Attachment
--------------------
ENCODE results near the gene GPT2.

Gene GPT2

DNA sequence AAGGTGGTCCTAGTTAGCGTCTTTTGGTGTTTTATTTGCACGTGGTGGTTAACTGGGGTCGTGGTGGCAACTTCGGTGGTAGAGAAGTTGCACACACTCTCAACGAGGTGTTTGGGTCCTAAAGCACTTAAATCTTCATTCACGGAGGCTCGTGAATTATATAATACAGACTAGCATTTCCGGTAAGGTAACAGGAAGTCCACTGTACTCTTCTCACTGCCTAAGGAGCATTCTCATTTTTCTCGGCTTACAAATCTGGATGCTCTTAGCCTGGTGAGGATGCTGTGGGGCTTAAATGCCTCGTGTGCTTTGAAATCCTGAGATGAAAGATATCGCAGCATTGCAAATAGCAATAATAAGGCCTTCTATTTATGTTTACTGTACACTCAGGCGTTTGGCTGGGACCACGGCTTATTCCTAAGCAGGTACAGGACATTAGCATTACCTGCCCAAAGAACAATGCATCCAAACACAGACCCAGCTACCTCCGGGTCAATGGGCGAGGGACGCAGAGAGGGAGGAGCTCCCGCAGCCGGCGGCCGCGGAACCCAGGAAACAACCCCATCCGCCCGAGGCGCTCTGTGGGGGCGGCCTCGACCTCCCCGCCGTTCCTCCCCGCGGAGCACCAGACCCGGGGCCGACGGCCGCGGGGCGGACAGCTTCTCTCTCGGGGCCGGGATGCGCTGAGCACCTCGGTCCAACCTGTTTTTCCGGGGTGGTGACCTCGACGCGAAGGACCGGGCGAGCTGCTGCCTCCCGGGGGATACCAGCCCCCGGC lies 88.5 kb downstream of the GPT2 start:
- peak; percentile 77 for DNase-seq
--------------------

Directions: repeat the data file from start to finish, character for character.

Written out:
ENCODE results near the gene GPT2.

Gene GPT2

DNA sequence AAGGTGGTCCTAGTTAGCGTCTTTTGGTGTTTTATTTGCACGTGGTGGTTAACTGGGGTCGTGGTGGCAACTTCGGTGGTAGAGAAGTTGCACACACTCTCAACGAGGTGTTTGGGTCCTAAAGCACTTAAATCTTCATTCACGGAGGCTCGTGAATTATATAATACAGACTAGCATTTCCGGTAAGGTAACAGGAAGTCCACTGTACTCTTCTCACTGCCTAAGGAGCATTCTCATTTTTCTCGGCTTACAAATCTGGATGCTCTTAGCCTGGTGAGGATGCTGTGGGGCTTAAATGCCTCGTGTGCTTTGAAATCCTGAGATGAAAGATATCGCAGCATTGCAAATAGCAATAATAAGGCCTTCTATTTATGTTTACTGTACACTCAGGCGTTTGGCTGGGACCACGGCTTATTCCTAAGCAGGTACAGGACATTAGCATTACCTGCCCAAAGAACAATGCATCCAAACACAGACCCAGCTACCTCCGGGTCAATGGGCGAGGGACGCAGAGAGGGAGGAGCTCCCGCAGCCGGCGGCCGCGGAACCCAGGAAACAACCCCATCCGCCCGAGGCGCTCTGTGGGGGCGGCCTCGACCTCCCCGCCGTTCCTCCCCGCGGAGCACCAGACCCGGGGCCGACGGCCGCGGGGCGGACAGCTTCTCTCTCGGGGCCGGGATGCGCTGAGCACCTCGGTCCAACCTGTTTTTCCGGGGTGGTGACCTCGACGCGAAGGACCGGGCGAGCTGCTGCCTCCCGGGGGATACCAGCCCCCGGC lies 88.5 kb downstream of the GPT2 start:
- peak; percentile 77 for DNase-seq